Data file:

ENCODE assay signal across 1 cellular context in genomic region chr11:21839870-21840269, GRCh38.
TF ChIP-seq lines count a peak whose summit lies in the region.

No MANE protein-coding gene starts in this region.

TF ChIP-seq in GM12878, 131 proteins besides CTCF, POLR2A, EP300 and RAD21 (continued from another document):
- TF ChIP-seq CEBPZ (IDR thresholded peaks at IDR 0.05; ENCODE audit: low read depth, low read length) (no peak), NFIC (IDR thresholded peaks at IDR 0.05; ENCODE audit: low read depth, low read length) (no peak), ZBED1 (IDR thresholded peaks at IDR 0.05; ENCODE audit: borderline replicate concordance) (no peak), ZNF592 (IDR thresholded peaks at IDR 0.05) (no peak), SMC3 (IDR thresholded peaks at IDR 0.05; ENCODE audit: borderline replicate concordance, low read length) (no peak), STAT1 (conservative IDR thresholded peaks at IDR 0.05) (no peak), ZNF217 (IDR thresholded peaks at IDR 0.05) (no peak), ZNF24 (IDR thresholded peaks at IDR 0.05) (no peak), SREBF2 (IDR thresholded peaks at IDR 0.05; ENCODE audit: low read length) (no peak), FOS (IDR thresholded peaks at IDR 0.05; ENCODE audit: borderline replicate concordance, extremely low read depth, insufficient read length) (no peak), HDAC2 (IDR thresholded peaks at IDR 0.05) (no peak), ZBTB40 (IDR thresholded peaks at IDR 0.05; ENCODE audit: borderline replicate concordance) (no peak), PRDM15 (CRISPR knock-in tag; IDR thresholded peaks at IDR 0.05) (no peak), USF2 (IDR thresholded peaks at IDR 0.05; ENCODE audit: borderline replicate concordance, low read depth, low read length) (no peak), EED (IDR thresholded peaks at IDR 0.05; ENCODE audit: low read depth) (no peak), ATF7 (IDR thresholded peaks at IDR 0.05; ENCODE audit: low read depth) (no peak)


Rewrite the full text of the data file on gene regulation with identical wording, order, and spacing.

ENCODE assay signal across 1 cellular context in genomic region chr11:21839870-21840269, GRCh38.
TF ChIP-seq lines count a peak whose summit lies in the region.

No MANE protein-coding gene starts in this region.

TF ChIP-seq in GM12878, 131 proteins besides CTCF, POLR2A, EP300 and RAD21 (continued from another document):
- TF ChIP-seq CEBPZ (IDR thresholded peaks at IDR 0.05; ENCODE audit: low read depth, low read length) (no peak), NFIC (IDR thresholded peaks at IDR 0.05; ENCODE audit: low read depth, low read length) (no peak), ZBED1 (IDR thresholded peaks at IDR 0.05; ENCODE audit: borderline replicate concordance) (no peak), ZNF592 (IDR thresholded peaks at IDR 0.05) (no peak), SMC3 (IDR thresholded peaks at IDR 0.05; ENCODE audit: borderline replicate concordance, low read length) (no peak), STAT1 (conservative IDR thresholded peaks at IDR 0.05) (no peak), ZNF217 (IDR thresholded peaks at IDR 0.05) (no peak), ZNF24 (IDR thresholded peaks at IDR 0.05) (no peak), SREBF2 (IDR thresholded peaks at IDR 0.05; ENCODE audit: low read length) (no peak), FOS (IDR thresholded peaks at IDR 0.05; ENCODE audit: borderline replicate concordance, extremely low read depth, insufficient read length) (no peak), HDAC2 (IDR thresholded peaks at IDR 0.05) (no peak), ZBTB40 (IDR thresholded peaks at IDR 0.05; ENCODE audit: borderline replicate concordance) (no peak), PRDM15 (CRISPR knock-in tag; IDR thresholded peaks at IDR 0.05) (no peak), USF2 (IDR thresholded peaks at IDR 0.05; ENCODE audit: borderline replicate concordance, low read depth, low read length) (no peak), EED (IDR thresholded peaks at IDR 0.05; ENCODE audit: low read depth) (no peak), ATF7 (IDR thresholded peaks at IDR 0.05; ENCODE audit: low read depth) (no peak)